Canning Liberal candidate Andrew Hastie has called for the state government to investigate doubling mandatory jail sentences for people who endanger children with methamphetamine, also known as ice, as part of his plan to tackle the drug.
Mr Hastie has also called on the state government to re-examine first offence mandatory jail terms for adults caught selling methamphetamine to a children.
The proposed changes would mean that if a child was harmed during the manufacture of ice they would receive a two-year mandatory jail sentence and if an adult was caught selling ice to a child they would receive a 12-month mandatory jail sentence.
“The issue of ice and related crime in our community has been alarming and I am hearing families and businesses from Armadale and Mandurah to Boddington and Waroona say to me loud and clear – we have to try something new to fix this problem,” Mr Hastie said.
“Mandatory sentencing was brought in because the community was sick of seeing people who commit serious offences getting off with a slap on the wrist.
“By doubling the mandatory jail sentences imposed on manufacturers of ice and dealers, particularly when they harm children through making the drug, we can send a strong message and make our streets safer.”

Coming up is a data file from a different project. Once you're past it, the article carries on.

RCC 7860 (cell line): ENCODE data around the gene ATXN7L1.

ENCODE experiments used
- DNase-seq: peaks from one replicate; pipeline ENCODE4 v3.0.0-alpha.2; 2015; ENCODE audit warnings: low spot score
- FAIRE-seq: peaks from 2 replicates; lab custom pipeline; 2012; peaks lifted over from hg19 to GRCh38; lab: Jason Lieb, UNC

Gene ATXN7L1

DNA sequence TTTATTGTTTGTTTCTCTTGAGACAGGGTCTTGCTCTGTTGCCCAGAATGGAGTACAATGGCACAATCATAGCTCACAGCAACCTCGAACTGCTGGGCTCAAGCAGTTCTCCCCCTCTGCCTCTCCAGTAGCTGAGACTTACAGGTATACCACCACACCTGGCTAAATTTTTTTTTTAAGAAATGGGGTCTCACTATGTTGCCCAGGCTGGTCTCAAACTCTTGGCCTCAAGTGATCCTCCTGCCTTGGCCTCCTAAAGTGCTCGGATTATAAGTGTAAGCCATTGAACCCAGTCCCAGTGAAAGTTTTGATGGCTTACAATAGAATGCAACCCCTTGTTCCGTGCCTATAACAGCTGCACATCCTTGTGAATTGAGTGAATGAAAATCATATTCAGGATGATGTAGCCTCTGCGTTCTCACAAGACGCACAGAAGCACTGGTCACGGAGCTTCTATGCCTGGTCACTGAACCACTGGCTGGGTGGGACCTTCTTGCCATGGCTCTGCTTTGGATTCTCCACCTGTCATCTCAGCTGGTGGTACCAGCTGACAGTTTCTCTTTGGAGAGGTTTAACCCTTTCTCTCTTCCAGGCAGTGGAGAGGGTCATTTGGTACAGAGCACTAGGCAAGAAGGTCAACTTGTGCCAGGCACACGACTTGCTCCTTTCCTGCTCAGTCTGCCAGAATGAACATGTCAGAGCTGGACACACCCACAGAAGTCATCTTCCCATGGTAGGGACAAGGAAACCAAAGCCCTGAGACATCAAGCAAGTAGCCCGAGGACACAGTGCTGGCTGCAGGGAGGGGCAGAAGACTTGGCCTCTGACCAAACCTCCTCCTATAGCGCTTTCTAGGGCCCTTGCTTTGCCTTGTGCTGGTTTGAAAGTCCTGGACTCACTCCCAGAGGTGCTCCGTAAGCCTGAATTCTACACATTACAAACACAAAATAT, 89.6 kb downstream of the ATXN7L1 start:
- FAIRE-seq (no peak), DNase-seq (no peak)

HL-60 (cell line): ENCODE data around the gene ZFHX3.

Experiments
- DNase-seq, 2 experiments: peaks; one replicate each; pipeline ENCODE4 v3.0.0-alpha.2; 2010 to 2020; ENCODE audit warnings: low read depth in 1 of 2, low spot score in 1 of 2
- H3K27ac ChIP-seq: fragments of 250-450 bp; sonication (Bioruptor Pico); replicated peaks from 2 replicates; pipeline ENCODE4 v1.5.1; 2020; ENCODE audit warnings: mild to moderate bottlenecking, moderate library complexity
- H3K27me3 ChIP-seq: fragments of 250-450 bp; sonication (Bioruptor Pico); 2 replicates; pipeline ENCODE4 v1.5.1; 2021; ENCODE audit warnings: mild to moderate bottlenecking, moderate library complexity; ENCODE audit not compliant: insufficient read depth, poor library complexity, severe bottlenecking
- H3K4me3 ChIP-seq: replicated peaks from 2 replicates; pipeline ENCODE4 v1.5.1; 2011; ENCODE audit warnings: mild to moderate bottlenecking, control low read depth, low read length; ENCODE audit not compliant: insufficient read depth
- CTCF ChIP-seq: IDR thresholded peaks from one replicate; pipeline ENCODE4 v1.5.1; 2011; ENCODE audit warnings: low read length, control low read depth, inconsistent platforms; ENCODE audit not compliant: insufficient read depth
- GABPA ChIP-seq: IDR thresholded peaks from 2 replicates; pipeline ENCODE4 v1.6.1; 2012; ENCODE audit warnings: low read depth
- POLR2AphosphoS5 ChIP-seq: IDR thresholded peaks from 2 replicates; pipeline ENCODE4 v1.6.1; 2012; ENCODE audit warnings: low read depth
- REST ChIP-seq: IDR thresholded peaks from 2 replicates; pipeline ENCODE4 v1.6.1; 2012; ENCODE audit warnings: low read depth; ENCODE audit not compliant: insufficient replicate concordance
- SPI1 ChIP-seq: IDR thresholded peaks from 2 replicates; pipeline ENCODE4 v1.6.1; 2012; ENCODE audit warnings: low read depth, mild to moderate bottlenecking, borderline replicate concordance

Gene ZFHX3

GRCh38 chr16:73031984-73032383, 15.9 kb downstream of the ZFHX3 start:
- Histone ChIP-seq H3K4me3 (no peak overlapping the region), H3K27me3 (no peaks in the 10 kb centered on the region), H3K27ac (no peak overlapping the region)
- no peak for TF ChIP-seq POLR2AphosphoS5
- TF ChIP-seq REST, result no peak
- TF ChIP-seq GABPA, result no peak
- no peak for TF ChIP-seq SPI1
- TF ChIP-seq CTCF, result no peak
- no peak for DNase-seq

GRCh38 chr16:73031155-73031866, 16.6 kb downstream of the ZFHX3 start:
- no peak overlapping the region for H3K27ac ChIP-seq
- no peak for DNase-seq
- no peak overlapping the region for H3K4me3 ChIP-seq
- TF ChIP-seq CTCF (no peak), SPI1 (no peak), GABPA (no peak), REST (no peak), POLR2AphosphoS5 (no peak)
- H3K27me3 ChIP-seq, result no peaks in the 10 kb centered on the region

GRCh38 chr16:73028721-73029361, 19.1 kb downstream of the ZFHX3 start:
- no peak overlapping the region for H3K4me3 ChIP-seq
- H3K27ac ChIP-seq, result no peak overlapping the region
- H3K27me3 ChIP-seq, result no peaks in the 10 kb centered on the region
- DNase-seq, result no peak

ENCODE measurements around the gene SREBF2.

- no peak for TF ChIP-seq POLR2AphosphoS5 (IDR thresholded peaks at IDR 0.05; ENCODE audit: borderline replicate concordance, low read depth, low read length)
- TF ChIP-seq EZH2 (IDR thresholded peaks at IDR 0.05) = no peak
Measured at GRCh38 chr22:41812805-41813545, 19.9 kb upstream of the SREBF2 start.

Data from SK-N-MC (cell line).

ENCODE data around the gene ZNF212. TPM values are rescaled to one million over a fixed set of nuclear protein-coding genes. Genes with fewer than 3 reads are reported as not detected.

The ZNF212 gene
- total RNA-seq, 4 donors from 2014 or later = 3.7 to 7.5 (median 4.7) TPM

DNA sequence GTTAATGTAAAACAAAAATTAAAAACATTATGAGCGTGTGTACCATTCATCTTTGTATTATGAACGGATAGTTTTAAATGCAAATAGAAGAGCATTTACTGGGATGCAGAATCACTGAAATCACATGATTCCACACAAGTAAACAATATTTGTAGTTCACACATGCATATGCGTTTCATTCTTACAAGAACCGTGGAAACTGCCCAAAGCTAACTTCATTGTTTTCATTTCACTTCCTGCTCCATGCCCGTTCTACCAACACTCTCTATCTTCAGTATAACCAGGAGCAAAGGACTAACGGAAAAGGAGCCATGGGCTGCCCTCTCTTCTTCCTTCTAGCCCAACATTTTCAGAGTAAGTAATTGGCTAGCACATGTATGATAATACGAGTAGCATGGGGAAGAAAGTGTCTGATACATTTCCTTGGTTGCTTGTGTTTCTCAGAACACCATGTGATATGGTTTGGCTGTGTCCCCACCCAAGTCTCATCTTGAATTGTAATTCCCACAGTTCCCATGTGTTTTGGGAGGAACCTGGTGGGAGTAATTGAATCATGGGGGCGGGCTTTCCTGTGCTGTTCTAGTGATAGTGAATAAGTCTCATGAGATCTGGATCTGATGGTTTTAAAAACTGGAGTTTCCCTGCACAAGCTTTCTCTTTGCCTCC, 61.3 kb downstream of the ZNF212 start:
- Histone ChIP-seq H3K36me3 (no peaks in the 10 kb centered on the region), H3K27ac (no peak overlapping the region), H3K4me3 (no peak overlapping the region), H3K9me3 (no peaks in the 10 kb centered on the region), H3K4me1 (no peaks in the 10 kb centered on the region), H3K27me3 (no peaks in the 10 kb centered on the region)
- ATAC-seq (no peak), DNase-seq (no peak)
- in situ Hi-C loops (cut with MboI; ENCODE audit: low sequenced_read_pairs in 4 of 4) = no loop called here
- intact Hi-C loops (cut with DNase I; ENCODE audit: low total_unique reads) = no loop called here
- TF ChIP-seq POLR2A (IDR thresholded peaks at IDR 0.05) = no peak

Police Minister Liza Harvey, who is responsible for the state’s mandatory imprisonment laws, said she would work with Mr Hastie on law and order issues and how state and federal agencies could collaborate to combat drugs if he should win the byelection.
“Mr Hastie is the stand out candidate in the Canning byelection and it’s no wonder he sees the merit in this state’s tough laws when it comes to protecting children from methamphetamine,” she said.
Canning Labor candidate Matt Keogh said he did not support mandatory prison terms.
“What we’re concerned about is having an approach that works,” he said.
“Seven years of the Barnett Government so far has led to WA becoming the ice capital of Australia.
“We want to have an approach that works.”
Senior Labor frontbencher Chris Bowen, who was campaigning in Mandurah on Thursday morning, said Mr Keogh’s history working as a lawyer bolstered his credentials in dealing with drug-related crime.
“As Matt has said, he’s a former federal prosecutor, he’s actually put drug dealers behind bars working closely with law enforcement agencies, with the police,” Mr Bowen said.
“Matt has the track record of actually dealing with these issues and dealing with solutions that work.”
Mr Keogh said he had experience prosecuting a range of crimes.
“I did sentencing on drug crime, I did sentencing on people that tried to import child pornography into this country, I’ve worked across the gamut of federal crime and that’s important work to be doing,” he said.